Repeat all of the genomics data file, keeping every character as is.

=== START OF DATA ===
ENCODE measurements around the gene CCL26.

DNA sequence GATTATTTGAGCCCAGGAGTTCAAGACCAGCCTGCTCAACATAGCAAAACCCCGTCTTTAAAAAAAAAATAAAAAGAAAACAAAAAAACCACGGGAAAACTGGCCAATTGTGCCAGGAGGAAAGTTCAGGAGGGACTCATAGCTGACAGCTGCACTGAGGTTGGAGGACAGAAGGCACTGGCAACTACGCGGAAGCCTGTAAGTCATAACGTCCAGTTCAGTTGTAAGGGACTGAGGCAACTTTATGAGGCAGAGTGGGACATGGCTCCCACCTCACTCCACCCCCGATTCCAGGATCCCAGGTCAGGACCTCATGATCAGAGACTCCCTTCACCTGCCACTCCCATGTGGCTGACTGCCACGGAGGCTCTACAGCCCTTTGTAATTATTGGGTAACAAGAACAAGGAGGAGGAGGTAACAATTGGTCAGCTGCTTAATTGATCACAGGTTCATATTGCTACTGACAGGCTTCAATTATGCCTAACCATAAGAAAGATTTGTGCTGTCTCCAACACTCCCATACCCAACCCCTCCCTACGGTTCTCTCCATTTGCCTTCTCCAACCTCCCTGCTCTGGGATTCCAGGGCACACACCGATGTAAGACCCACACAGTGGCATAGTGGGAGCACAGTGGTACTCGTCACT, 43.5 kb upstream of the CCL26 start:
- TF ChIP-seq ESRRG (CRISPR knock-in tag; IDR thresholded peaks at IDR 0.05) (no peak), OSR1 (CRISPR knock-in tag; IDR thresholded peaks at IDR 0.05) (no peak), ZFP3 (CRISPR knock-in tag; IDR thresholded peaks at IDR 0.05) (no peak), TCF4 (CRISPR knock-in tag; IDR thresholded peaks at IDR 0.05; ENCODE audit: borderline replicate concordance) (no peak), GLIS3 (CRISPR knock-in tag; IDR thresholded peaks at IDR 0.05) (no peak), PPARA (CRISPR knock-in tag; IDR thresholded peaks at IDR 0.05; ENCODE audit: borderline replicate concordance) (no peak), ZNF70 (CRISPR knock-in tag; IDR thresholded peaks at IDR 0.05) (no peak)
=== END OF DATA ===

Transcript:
ENCODE measurements around the gene CCL26.

DNA sequence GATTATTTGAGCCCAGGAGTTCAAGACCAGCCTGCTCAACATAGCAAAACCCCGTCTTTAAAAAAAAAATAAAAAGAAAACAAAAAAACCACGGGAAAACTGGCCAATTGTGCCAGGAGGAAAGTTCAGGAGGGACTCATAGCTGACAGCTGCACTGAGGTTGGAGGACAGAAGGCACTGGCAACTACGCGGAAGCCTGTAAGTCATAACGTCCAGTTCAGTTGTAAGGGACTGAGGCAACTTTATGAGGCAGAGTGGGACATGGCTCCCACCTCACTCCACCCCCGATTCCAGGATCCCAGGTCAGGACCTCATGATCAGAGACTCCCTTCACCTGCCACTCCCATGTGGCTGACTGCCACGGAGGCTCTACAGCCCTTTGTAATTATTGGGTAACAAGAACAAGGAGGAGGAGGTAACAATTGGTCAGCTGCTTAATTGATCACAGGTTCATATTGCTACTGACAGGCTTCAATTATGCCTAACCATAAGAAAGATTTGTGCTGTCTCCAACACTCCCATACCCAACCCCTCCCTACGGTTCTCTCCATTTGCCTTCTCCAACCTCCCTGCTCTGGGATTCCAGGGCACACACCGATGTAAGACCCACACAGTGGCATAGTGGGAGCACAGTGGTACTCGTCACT, 43.5 kb upstream of the CCL26 start:
- TF ChIP-seq ESRRG (CRISPR knock-in tag; IDR thresholded peaks at IDR 0.05) (no peak), OSR1 (CRISPR knock-in tag; IDR thresholded peaks at IDR 0.05) (no peak), ZFP3 (CRISPR knock-in tag; IDR thresholded peaks at IDR 0.05) (no peak), TCF4 (CRISPR knock-in tag; IDR thresholded peaks at IDR 0.05; ENCODE audit: borderline replicate concordance) (no peak), GLIS3 (CRISPR knock-in tag; IDR thresholded peaks at IDR 0.05) (no peak), PPARA (CRISPR knock-in tag; IDR thresholded peaks at IDR 0.05; ENCODE audit: borderline replicate concordance) (no peak), ZNF70 (CRISPR knock-in tag; IDR thresholded peaks at IDR 0.05) (no peak)